We were told that the neurologist wouldn’t read the results of the EEG until Thursday that week. I received a call on Wednesday at around noon. Ron had to be in Boston for a work conference for a few nights and he was there when I received the call at home. I was just about to put Ari in for a nap and saw who was calling. I put Ari on my bed and answered the phone.
The neurologist was very blunt. He told me that Ari’s EEG was “disturbing” (yes, he used that exact word) and that Ari had to be admitted to Massachusetts General Hospital immediately. I could barely breathe. I tried to hold myself together as I explained we lived on an island and I knew that the earliest I could get Ari there (without Ron’s help since he was already in Boston!) was that night. I didn’t even know how I was going to get through any of it. I told the doctor to expect us to check in first thing the next morning. I hung up the phone and basically lost it. I was alone in the house with Ari who was kicking happily on my bed and I just cried. I called my friend and neighbor Helen — I needed someone there with me and she was someone I could trust and knew what had been going on already. Eli was at school. Helen came over and held me, listened and helped with Ari as I frantically began to gather what we would need for Ari to be admitted in the hospital. I had no idea how long they would have him there! The doctor said he could be there for up to a week! I just blindly began gathering things crying and saying “my baby. my baby. my baby.” over and over again.
I called my dear friend Patrie. After hearing the situation, knowing that Ron was in Boston waiting for us, she offered to drive Ari, Eli and I all to Boston in our car. She knew I was in no state to drive. Eli came home from school to a house all a flurry in preparation to admit his baby brother to the hospital in Boston. After getting packed up, making sure I had all of my pumping gear together for days of being away – this was our first ever overnight trip – all of Ari’s bottle accessories, clothing and blankets for him, some little toys, whatever I could put together for my own needs, casual clothing for Ron since he was now leaving the business conference he was attending, we headed to the boat. Eli and Patrie had arranged our boat ticket so we could get off that late afternoon.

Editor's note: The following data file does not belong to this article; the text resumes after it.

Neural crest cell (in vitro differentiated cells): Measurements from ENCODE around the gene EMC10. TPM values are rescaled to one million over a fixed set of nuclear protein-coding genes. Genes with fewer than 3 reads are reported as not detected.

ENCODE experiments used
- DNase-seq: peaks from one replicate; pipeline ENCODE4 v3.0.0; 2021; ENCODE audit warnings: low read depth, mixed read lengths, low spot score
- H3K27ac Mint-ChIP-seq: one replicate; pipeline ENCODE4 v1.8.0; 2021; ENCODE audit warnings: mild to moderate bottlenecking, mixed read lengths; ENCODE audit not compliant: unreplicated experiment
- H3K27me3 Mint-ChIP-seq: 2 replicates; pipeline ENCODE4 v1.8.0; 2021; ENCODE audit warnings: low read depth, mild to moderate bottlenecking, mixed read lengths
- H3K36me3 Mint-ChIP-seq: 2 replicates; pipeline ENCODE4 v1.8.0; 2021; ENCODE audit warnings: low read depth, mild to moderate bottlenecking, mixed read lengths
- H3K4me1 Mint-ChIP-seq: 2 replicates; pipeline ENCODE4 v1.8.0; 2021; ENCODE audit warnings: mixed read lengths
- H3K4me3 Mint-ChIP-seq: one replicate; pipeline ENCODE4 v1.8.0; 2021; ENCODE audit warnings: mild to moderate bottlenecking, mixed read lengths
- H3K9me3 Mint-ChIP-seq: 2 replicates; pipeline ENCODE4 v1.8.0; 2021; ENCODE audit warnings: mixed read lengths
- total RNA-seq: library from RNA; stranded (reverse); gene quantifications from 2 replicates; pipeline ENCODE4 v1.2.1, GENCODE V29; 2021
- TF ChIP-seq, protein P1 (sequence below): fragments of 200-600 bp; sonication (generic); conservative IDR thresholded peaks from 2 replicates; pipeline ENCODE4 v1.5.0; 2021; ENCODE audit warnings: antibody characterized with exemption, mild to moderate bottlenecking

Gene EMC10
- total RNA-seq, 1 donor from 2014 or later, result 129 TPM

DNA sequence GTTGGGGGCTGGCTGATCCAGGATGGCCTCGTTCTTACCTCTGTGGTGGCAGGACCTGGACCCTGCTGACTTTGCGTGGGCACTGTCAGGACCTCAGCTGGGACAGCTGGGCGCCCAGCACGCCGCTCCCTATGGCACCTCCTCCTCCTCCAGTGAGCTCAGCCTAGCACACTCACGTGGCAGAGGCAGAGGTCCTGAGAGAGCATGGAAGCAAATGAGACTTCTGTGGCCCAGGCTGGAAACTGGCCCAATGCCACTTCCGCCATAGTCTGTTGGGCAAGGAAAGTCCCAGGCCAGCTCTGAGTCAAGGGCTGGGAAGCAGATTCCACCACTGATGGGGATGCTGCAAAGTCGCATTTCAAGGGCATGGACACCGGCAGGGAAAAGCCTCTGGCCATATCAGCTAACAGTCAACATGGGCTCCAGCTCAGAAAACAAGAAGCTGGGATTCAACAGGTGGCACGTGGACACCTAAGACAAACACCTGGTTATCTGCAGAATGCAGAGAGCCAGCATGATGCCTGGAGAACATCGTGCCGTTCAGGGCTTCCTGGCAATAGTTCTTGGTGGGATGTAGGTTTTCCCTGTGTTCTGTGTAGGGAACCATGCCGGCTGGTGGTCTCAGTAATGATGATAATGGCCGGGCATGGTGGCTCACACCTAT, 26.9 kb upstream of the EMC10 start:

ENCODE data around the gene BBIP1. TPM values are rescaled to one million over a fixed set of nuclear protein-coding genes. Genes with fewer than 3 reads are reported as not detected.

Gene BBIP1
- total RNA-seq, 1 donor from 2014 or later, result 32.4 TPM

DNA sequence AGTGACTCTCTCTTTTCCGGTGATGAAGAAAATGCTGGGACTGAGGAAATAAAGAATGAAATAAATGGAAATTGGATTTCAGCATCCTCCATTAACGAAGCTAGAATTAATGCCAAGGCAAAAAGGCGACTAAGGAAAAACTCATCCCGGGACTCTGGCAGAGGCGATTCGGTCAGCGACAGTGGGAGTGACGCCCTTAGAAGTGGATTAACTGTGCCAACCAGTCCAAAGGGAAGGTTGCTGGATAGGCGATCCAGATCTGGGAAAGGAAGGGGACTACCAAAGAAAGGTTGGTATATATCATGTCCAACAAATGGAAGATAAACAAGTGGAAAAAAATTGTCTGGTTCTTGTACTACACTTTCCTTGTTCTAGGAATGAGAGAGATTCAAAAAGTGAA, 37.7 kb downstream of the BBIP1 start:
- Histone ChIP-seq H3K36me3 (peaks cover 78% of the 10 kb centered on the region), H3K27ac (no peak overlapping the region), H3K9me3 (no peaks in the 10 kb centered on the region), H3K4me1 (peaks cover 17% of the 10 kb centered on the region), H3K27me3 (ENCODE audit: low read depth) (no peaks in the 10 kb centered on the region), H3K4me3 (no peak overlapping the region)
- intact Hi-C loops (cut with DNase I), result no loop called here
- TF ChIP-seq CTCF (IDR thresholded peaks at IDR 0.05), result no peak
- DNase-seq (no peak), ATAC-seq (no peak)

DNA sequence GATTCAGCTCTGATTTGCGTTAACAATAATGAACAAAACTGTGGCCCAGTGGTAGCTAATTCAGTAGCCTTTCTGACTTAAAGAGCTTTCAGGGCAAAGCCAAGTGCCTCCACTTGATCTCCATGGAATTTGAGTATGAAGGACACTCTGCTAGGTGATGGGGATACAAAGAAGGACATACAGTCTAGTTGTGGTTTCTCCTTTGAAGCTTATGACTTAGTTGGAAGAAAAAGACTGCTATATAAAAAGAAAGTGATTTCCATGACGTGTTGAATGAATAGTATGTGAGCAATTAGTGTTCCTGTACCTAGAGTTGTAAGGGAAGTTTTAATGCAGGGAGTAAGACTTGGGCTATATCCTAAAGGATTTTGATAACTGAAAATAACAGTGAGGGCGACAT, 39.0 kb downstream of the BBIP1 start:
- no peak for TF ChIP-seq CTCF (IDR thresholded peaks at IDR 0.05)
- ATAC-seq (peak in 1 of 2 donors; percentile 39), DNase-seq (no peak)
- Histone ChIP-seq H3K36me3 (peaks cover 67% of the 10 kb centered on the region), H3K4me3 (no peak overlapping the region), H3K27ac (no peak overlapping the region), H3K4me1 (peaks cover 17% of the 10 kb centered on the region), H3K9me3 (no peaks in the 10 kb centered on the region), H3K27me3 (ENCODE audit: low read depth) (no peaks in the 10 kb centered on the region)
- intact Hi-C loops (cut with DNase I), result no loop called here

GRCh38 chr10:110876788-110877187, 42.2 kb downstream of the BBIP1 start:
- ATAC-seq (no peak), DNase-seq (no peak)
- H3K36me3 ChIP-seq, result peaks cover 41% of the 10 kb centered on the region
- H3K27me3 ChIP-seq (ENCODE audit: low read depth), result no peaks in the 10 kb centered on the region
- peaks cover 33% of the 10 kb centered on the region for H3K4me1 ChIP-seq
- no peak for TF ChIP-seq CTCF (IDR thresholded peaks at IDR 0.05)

This was Ari’s longest car trip yet. We did have to pull over off the highway once because he was not happy and needed to be held and fed. I don’t blame the little guy. It was a very stressful trip to say the least. We had arranged to meet Ron at his hotel just outside the city and stay there for a night and then all head in to the hospital in the morning. I had been in touch with my second cousin, Andy, who is a pediatrician west of Boston. We had been emailing and talking on the phone about Ari’s symptoms since we noticed them and had been seeking advice. Andy had arranged to come see us at the hotel later that night after work and talk to us about what we should expect at the hospital and explain how the system works – big hospital/big system, all things we were not really familiar with. It was the first time we were seeing him in many years and it was his first meeting with Ari. We were so grateful for his help and support at that time and I will never forget it — he had connections to the hospital and even called that evening to make sure Ari was expected in the morning in hopes of making the process a bit easier on us.
The next morning, we had to go through a whole rigamarole of waiting in admissions and triage and paperwork… about a million people saw us and asked the same questions over and over again. Andy had warned us about this part of the process, explaining that MGH is a teaching hospital and so we would be seeing and talking to many people about Ari’s symptoms. Although we arrived at MGH at 9am in the morning, Ari wasn’t assigned and settled into a room until around 2pm in the afternoon. My parents made the trip up to Boston to meet us at the hospital and spend a night or two while we all tried to learn what was going on with our Ari. Having them there was a huge support for all of us. I felt like a lost little girl again, but I was completely and utterly depended upon by me little guy. It was the most disjointed emotional place I think I’ve ever been in.
Once Ari was checked into his room, things moved more swiftly. He was hooked up to a more sophisticated EEG. They were going to do a 24 hour EEG with video to see the activity both physically happening and also his brain scan readout. Ari was an amazing trooper through all of this. He seemed to enjoy all the different faces and wasn’t fearful of anything. All the poking and prodding, the picking up and standing him on his feet – he was only 2 and a half months old! It seemed that everyone who came in the room took his vitals! He would be napping and be woken up for an examination. We weren’t even there a whole day and it felt like a week already! But Ari just smiled at the nurses and the doctors and residents. He pretty much charmed anyone who came into his room! Although I was so worried and anxious, I was so very proud and full of love for Ari as I watched the way he was taking all of this in stride – at only two and half months.
Meanwhile, Eli and my dad share a similar trait. They are both really NOT into hospitals or anything medical related. I was so grateful to have them both there knowing how they felt. Eli being there with his camera was pretty amazing. It was such an intense time and I remember just snippets of moments – Patrie bringing me goodies from Whole Foods and sharing encouraging and supportive words of wisdom all along the way. Dining with my mom in Ari’s room on Italian take-out while Ari slept and everyone else was out to dinner together. Having another meal alone with Ron in the “parent’s room” down the hall while my parents sat with Ari, and getting interrupted because Ari was crying and needed me — then me running down the hall to just hold him and reassure him that I was there, that I wasn’t ever far away!
I tried to learn from Ari’s young bravery, however hard it was, and reminded myself that he was the one going through all of the testing and he just needed his mama.
That was my place, first and foremost, now more than EVER – Mama.
There is more to share and I will. It has taken me over a year to get to the point of feeling fully comfortable sharing these events this way. I will definitely be back to continue and get us here to the present.
This present life is a year+ different…
Photo Credit – All Photos: Eli Dagostino Photography